The Ofudesaki, The Tip of the Writing Brush

by Yoshikazu Fukaya

The Ofudesaki refers to the Scripture which Oyasama Herself took up a brush to write as a record of God the Parent's intention. It is made up of seventeen parts with 1,711 waka verses (which, with the exception of two verses, follow a 5-7-5-7-7 syllable pattern). We are told that Oyasama began writing Part I in January 1869 and put down Her writing brush with Part XVII in 1882.

According to the oral accounts of our predecessors, Oyasama would take up a brush whenever God the Parent intended it, even in the darkness of the night, and Her brush would automatically race across the surface of the paper to write the verses.

The Ofudesaki says that this world exists due to the intention of God the Parent. It also says that God will inform us by verse and the tip of Oyasama's writing brush when the human mind is not in accord with the divine intention (I:21-23). Along with revealing the divine intention, God the Parent, out of God's parental love and concern for the future of human beings, teaches us through the Ofudesaki the way we ought to handle our minds and devote ourselves to the path.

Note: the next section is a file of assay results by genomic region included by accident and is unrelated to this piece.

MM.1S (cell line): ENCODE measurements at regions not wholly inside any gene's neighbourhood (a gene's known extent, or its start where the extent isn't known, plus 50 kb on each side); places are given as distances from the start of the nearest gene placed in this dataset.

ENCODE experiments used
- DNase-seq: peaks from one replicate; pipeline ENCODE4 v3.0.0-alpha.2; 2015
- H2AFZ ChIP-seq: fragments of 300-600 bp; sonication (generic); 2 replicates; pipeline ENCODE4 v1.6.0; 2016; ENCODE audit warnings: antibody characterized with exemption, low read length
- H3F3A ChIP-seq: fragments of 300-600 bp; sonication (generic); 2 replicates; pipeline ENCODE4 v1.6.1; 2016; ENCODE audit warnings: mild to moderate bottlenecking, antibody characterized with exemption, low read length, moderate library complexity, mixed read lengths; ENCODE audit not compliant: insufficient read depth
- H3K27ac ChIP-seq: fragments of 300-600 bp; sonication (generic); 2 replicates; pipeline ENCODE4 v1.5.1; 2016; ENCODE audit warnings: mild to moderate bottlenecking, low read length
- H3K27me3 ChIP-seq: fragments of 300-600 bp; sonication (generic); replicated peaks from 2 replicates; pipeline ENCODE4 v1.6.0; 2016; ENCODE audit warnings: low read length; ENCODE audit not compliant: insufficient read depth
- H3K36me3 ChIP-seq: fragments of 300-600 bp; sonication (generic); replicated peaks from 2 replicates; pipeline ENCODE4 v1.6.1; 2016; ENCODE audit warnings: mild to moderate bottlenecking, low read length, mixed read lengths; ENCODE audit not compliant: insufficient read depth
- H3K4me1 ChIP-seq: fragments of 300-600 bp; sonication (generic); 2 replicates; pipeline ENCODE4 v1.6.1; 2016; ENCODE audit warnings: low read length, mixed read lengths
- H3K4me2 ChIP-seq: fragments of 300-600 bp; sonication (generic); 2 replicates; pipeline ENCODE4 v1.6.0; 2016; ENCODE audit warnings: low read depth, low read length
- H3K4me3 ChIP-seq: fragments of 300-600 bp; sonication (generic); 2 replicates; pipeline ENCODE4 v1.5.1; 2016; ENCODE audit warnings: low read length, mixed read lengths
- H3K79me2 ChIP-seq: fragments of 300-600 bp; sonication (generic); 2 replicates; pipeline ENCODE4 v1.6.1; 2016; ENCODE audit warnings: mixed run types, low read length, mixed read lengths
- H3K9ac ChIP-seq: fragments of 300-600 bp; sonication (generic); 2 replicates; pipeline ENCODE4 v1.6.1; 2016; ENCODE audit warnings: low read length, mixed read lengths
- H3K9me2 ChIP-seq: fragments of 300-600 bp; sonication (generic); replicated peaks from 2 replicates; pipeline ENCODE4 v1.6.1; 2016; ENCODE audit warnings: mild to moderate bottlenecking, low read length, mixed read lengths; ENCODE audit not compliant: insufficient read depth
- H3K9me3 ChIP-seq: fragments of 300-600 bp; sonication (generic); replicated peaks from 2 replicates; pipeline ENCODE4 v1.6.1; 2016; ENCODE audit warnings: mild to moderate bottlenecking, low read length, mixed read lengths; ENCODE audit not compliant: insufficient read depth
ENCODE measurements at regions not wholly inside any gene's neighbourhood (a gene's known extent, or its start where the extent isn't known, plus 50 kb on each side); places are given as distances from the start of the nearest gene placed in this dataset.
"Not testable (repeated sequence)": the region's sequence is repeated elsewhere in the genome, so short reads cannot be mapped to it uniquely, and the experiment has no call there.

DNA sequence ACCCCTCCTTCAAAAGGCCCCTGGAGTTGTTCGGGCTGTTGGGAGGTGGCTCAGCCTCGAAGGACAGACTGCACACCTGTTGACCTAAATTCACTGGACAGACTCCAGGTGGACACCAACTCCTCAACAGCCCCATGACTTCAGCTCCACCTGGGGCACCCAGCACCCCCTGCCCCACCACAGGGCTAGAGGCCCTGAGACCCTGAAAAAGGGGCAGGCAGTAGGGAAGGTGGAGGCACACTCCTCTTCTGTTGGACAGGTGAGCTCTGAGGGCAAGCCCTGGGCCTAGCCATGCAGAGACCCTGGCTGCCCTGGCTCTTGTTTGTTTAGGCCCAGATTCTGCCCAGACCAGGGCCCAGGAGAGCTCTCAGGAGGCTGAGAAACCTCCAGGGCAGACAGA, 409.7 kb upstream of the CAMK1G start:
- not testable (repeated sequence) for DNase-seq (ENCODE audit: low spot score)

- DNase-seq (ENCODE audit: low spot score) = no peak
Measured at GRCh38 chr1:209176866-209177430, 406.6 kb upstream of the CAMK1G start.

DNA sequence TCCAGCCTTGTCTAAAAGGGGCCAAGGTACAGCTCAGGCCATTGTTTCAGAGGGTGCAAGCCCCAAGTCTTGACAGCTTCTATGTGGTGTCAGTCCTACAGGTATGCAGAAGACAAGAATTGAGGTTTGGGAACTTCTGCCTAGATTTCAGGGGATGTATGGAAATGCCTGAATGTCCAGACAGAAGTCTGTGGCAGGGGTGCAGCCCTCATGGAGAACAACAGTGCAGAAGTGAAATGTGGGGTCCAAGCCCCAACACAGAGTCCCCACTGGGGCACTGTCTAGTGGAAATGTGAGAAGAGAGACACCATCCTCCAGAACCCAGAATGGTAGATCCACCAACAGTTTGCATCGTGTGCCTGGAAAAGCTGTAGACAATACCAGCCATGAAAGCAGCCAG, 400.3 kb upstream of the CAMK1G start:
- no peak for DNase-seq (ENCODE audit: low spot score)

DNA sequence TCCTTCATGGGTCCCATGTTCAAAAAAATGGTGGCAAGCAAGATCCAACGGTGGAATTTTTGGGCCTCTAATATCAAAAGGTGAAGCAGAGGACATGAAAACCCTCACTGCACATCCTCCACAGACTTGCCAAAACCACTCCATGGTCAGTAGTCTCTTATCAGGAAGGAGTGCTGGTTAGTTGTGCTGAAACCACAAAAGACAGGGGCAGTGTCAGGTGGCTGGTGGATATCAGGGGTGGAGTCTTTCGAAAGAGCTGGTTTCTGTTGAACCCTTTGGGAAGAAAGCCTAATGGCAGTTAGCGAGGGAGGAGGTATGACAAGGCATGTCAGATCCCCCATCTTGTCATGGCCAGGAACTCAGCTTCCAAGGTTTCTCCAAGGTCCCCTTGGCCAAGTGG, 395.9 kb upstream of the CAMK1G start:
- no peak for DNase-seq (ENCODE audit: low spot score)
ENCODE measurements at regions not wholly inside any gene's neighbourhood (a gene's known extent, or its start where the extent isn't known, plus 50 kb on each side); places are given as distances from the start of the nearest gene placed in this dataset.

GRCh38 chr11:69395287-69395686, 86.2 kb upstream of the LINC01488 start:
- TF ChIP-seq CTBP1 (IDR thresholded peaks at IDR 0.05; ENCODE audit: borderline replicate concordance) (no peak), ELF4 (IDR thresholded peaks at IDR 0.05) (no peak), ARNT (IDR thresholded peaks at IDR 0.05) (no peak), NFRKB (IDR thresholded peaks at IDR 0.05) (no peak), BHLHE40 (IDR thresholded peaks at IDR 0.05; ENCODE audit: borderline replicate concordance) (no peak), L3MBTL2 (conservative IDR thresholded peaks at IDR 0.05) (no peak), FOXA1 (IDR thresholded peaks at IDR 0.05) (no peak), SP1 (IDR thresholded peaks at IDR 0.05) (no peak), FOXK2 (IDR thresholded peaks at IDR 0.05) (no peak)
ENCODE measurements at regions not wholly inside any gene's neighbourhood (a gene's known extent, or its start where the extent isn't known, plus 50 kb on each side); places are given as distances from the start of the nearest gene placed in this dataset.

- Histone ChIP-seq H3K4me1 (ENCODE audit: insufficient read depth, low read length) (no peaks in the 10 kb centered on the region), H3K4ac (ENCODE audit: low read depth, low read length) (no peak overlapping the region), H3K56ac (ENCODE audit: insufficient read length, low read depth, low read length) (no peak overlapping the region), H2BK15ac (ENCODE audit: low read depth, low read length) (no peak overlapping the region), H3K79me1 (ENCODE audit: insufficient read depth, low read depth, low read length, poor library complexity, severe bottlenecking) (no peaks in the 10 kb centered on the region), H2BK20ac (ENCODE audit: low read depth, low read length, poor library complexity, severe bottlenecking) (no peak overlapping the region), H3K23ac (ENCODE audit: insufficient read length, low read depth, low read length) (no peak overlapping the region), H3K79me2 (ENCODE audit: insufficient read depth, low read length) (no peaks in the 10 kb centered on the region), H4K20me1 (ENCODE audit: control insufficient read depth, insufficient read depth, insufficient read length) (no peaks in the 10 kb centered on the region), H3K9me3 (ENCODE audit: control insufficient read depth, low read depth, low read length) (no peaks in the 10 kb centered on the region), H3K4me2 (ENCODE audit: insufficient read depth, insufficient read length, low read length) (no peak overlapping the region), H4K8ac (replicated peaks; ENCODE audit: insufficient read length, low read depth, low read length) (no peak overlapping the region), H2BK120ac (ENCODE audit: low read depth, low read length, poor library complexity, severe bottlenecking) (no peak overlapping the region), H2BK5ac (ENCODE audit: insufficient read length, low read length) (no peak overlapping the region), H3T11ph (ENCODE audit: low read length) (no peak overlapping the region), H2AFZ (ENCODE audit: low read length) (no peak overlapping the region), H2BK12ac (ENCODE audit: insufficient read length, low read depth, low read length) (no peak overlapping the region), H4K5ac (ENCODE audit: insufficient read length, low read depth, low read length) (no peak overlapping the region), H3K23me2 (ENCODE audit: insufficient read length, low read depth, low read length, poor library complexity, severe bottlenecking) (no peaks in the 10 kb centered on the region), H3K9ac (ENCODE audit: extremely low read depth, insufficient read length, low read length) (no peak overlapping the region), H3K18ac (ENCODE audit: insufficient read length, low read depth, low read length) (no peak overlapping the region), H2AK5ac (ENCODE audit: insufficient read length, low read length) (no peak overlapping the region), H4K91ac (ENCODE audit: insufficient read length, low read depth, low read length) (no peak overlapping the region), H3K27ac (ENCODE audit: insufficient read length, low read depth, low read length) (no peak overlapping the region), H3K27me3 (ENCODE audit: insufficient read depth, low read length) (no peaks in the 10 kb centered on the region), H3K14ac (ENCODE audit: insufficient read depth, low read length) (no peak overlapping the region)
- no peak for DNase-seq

Further, the Osashizu gives us another explanation of why the Ofudesaki was written. To paraphrase its message: "Until now, you have forgotten much of what I have told you by word of mouth. Because you tend to forget, I have decided to put it in writing with the tip of My writing brush. Calling it the 'Tip of the Writing Brush,' may make it seem light, but it carries much weight. You should not treat it lightly in your minds. It is the very foundation of all talks, the very basis of the teachings" (refer to Osashizu, August 23, 1904). The Ofudesaki was written in the form of waka poems in order to make the teaching easier to understand and remember. Furthermore, metaphors such as "water," "path," and "dust" are used repeatedly in the Ofudesaki so that the core of the teachings can naturally settle in our minds. The Ofudesaki is the most important of the Three Scriptures and we should always keep it close at hand as our source of spiritual support.

On top of the Ofudesaki that is kept at Church Headquarters, Oyasama also wrote individual portions of the Scripture that She gave to several followers. These versions of the Ofudesaki are referred to as "exterior volumes" to distinguish them from the complete "original volume" that is kept at Church Headquarters (refer to The Life of Oyasama, the Foundress of Tenrikyo, pp. 84-85).

Further, among the portions of the Ofudesaki that Oyasama gave to followers, there are some verses that do not appear in the "original volume." Because these are verses that are not contained in its seventeen parts, they are referred as "unnumbered" (refer to The Life of Oyasama, p. 91).